In a new location at Clavering House (and in a weird scheduling quirk, on at the same time as the iPhone group—I walked into the wrong room before realising I’d misheard “iPhone” for “Python”!), this month’s Python North East went boldly where no meetup has gone before … the Python Song!
OK, this was in the leadup as there was a delay, but it cannot be unheard. (The lyrics are pretty clever though). There was also heated discussion as to whether MongoDB is a good framework to use (arguments against included that it doesn’t scale well and fails silently: “it’s good for messing around, but for proper stuff it is a pain”, and better frameworks exist for big projects such as Cassandra, Elastase Search or Solar/Sphinx).
No, this month’s meetup showed how coding can be used in the hard sciences, in this case, modeling neutron diffraction (not quite reversing the polarity but pretty close!). Talking to us about how python and particularly NumPy can help do this was Rowan Hargreaves.
Hargreaves is part of the ISIS project (not named after the river, but the Egyptian goddess, as they bring together various bits, as the goddess did when her husband was chopped into pieces by another god). Using enough electricity to power a medium sized town, the project in an impressive structure with massive chutes to allow experiments with splitting deuterium (heavily oxidised water) into particles. His work is involves a two way process of doing experiments, attempting to model the behaviour of the diffraction (how the particles bounce off), testing it and continuing the refining of the model. Each cycle can take six months, so this isn’t your high school science! (For the record, he also recommends Python Scripting for Computational Science as a good primer for his type of work.)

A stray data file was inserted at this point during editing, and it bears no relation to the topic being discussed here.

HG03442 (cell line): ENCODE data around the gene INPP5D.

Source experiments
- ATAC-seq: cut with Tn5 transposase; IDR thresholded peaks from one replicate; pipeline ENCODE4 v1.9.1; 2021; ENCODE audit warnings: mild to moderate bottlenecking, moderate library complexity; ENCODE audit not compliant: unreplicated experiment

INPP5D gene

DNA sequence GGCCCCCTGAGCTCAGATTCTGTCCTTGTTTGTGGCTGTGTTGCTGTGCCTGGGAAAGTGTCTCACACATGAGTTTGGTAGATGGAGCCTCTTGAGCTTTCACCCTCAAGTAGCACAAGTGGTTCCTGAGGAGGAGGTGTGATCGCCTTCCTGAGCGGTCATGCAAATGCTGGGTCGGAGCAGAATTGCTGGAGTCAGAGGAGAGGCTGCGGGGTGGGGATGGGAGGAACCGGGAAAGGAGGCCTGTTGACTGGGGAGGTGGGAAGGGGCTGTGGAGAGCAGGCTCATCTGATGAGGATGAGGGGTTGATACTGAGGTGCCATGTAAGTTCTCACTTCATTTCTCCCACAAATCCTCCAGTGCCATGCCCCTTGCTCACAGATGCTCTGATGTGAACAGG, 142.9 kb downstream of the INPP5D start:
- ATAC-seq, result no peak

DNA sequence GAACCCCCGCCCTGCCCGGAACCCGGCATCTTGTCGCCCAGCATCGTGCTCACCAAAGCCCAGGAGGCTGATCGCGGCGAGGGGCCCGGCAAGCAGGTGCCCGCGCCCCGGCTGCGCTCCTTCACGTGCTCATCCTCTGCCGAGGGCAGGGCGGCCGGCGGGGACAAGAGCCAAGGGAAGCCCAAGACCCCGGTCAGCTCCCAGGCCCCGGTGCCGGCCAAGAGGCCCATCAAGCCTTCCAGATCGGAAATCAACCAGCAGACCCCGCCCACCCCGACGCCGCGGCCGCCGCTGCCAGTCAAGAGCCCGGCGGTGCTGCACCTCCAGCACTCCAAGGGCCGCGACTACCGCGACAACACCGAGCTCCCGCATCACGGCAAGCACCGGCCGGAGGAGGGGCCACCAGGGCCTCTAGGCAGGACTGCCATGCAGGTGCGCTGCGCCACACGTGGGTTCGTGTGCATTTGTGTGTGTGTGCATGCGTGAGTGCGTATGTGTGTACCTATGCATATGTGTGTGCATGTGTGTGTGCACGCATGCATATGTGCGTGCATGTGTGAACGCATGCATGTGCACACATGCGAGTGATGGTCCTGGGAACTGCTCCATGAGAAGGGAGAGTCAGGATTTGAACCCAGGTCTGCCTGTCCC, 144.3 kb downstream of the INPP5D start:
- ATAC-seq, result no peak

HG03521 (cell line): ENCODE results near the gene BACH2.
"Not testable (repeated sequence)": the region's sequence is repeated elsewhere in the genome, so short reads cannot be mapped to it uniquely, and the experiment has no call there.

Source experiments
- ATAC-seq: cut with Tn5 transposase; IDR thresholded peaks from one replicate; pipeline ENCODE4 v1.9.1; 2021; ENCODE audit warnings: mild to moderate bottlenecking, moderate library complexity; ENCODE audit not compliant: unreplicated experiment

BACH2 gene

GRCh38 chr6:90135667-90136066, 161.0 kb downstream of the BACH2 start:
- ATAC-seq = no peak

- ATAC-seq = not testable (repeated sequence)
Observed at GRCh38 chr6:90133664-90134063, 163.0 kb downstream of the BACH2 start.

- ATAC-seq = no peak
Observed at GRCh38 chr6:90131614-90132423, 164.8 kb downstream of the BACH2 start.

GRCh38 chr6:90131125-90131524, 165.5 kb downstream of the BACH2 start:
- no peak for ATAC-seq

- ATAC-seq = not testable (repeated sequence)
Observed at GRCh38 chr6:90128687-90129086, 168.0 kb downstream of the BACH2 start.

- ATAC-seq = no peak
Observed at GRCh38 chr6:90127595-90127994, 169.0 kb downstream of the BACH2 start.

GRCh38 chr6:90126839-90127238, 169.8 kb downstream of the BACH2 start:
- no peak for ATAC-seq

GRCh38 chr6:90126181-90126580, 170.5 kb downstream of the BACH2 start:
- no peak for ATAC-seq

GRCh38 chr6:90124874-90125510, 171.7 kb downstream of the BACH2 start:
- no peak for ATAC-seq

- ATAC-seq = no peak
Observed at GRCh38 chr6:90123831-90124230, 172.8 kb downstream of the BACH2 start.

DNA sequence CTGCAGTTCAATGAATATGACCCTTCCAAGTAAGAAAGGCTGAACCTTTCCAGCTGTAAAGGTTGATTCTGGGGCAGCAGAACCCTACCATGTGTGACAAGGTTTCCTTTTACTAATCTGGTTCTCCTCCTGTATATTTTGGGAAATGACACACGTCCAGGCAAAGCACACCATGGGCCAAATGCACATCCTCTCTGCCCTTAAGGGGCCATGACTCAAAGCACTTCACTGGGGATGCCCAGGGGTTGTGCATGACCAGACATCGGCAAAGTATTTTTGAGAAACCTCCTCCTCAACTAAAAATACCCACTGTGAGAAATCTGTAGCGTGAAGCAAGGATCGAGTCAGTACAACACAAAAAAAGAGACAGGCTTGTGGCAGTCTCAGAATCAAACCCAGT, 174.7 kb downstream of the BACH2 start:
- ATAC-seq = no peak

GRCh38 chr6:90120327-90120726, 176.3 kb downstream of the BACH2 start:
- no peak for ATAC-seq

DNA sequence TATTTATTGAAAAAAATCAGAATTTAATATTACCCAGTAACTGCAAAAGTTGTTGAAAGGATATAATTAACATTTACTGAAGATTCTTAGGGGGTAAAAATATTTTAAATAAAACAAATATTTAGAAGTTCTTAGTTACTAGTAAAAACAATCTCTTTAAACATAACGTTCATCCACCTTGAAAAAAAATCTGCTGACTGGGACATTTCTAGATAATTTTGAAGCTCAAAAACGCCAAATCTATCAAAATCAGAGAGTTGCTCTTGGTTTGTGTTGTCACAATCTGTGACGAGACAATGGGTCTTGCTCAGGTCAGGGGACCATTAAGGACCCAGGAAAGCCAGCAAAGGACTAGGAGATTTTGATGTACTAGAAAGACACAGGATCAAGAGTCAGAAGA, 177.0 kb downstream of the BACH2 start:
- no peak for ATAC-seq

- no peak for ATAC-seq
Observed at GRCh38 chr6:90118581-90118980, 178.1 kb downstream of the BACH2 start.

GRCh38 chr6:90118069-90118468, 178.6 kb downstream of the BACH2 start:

This is where NumPy comes in. When you’re doing hugely complex equations, time (and memory) savings are key. Hargreaves noticed huge improvements in speed with his modelling when using the framework, as noted by NASA and replicated below..
|Packages/Compilers||Elapsed Time (s)|
|gfortran with -O3||0.280|
|ifort with -O3||0.2600|
Various processing speeds of programming languages, taken from NASA
Sure, Pascal and Fortran are faster … but then you have to write Pascal or Fortran.
He also gave a number of basic demos to show how it works.
He has noticed a few random quirks and inconsistencies (e.g. how you name things in one function may have to be different in another) but all in all has found it useful. He can also use it to pass in some of his boss’s FORTRAN data (yes, some people stick to what they were taught) or conversely, pass his data through to the nicer visual modellers around.
He also made some interesting points about science and coding. He had a great quote about scientist doing computing only ever experimenting with it (my Google-fu has failed to bring up the source, sadly). [EDIT: thanks Rowan for clearing this up, the quote is:
However, there is a more serious aspect of this: there’s no real reason for people in academia to investigate coding in any depth, let alone make any contributions in this respect, as it’s not recognised as valid contributions to research (or in English HE terms “contributing to the REF”). I’d point to the most startling example of this as the person who created the popular open source bibliographic software Zotero being denied tenure as he had not created enough ‘research outputs’.
On a happier note, this talk was a reminder of how much bleed there is between disciplines when it comes to coding. You might be a web designer, journalist, artist, or in this instance scientist-programmer, in all instances, coding has some use.
[UPDATE March 2013]